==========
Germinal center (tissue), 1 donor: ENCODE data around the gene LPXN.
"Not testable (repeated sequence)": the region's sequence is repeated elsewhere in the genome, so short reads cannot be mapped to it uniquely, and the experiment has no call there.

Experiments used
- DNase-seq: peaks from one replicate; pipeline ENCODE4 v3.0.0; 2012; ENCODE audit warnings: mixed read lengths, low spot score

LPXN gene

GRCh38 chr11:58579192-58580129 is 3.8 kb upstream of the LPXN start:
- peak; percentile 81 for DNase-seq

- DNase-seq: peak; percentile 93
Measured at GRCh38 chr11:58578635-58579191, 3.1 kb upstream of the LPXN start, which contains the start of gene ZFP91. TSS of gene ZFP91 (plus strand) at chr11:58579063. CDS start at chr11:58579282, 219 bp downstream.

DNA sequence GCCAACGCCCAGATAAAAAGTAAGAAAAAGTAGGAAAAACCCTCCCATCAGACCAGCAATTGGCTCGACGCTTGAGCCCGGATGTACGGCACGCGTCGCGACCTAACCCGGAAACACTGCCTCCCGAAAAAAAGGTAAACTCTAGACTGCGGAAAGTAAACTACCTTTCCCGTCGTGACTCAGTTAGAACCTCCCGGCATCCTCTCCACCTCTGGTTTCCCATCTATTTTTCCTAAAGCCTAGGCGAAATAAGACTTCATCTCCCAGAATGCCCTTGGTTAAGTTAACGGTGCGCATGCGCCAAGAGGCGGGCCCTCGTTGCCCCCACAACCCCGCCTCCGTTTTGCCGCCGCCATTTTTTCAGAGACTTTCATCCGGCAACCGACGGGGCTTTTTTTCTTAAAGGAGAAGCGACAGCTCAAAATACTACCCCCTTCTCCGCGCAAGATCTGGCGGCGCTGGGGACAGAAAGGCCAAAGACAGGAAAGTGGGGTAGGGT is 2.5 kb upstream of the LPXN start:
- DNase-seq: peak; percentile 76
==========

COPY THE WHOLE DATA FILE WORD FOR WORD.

Germinal center (tissue), 1 donor: ENCODE data around the gene LPXN.
"Not testable (repeated sequence)": the region's sequence is repeated elsewhere in the genome, so short reads cannot be mapped to it uniquely, and the experiment has no call there.

Experiments used
- DNase-seq: peaks from one replicate; pipeline ENCODE4 v3.0.0; 2012; ENCODE audit warnings: mixed read lengths, low spot score

LPXN gene

GRCh38 chr11:58579192-58580129 is 3.8 kb upstream of the LPXN start:
- peak; percentile 81 for DNase-seq

- DNase-seq: peak; percentile 93
Measured at GRCh38 chr11:58578635-58579191, 3.1 kb upstream of the LPXN start, which contains the start of gene ZFP91. TSS of gene ZFP91 (plus strand) at chr11:58579063. CDS start at chr11:58579282, 219 bp downstream.

DNA sequence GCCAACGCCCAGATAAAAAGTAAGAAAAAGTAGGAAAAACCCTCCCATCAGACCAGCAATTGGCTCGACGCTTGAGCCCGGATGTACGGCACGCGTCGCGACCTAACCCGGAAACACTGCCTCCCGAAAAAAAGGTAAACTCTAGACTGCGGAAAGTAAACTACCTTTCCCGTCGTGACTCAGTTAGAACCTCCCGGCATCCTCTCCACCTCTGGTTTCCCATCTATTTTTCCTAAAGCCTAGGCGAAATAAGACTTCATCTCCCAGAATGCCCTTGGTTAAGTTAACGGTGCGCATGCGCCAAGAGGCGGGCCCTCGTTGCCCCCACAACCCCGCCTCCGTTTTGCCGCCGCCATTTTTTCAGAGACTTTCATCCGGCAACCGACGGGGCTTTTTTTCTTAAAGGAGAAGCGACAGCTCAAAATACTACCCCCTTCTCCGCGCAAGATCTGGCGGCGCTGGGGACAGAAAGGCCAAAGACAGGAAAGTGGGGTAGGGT is 2.5 kb upstream of the LPXN start:
- DNase-seq: peak; percentile 76